Cultural Relativism and International Politics


Derek Robbins

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    For Diana

    About the Author

    Derek Robbins is Emeritus Professor of International Social Theory in the School of Social Sciences at the University of East London. He is the author of The Work of Pierre Bourdieu (Open University Press, 1991), Bourdieu and Culture (Sage, 2000), On Bourdieu, Education and Society (Bardwell Press, 2006) and French Post-War Social Theory: International Knowledge Transfer (Sage, 2011); the editor of two 4-volume collections of articles on Bourdieu in the Sage Masters of Contemporary Social Thought series (2000, 2005) and of a 3-volume collection of articles on Lyotard in the same series (2004). He has also published many articles and book chapters on the work of Bourdieu. He edited and introduced Jean-Claude Passeron’s Sociological Reasoning, published by Bardwell Press in March, 2013. He is editing and contributing to the volume on Bourdieu in the Anthem Companions to Sociology series, scheduled for publication in 2015, and he is currently writing Bourdieu and Social constructionism (provisional title) for publication by Manchester University Press.


    I gave my professorial inaugural lecture as Professor of International Social Theory in 2002, just a few months after Bourdieu’s death. The title was ‘Finding “Reasons for Maxims”: Social Science and International Relations’. The quote is from Montesquieu’s Preface to De l’esprit des lois. I outlined my intention to try to pursue the implications of Bourdieu’s work for the analysis of international relations. This was the commencement of the orientation which finds fruition in this book. In the intervening period, I had the good fortune to work with Dominique Merllié of the Centre de sociologie européenne on a Franco-British project on the trans-national reception of the work of Lévy-Bruhl, and I have also benefited from the opportunities to explore in detail the work of Durkheim and Lévy-Bruhl provided by the Centre for Durkheimian Studies at the University of Oxford. I am particularly indebted to Willie Watts Miller and Bill Pickering, both of whom encouraged me to explore the nature of Bourdieu’s indebtedness to these predecessors. Since the death of Bourdieu, to whom I owe so much intellectually, it has been a great bonus to me to meet Jean-Claude Passeron and to have conversations which have helped me to understand better the issues at stake in the development of social science in France in the 1960s and beyond, with particular reference to the influence of Raymond Aron. Jean-Louis Fabiani was also a great support when I had the opportunity to try out some of my ideas about the trans-national transfer between France and Britain of philosophy and social science in the 19th century as a Directeur associé at the École des Hautes Études en Sciences Sociales, Paris and Marseille, in 2008–9. I have most recently, in 2014, had the opportunity to talk at an international conference on ‘Modernity: Culture Tradition and Morality Reconstruction’ in Shanghai at the invitation of Professor Gao, and some of the ideas presented there are developed further in the second half of the book. I am grateful to him for his invitation and for Dr Yang Yang of the University of Cambridge and Shanghai Jiao Tong University, for facilitating the visit.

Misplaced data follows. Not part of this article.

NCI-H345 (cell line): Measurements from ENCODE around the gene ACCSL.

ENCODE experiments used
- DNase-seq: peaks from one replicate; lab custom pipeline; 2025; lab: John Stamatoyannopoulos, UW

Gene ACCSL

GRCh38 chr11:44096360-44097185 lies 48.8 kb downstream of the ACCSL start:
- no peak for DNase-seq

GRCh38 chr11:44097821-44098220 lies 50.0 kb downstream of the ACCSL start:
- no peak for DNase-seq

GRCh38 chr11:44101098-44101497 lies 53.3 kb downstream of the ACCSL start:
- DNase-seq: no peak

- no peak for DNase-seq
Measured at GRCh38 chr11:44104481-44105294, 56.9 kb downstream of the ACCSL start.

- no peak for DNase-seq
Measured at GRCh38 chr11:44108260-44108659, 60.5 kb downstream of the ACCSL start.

My greatest debt is to Chris Rojek, who has encouraged me in my work for almost 20 years. I am grateful to him for the opportunity to write this book.

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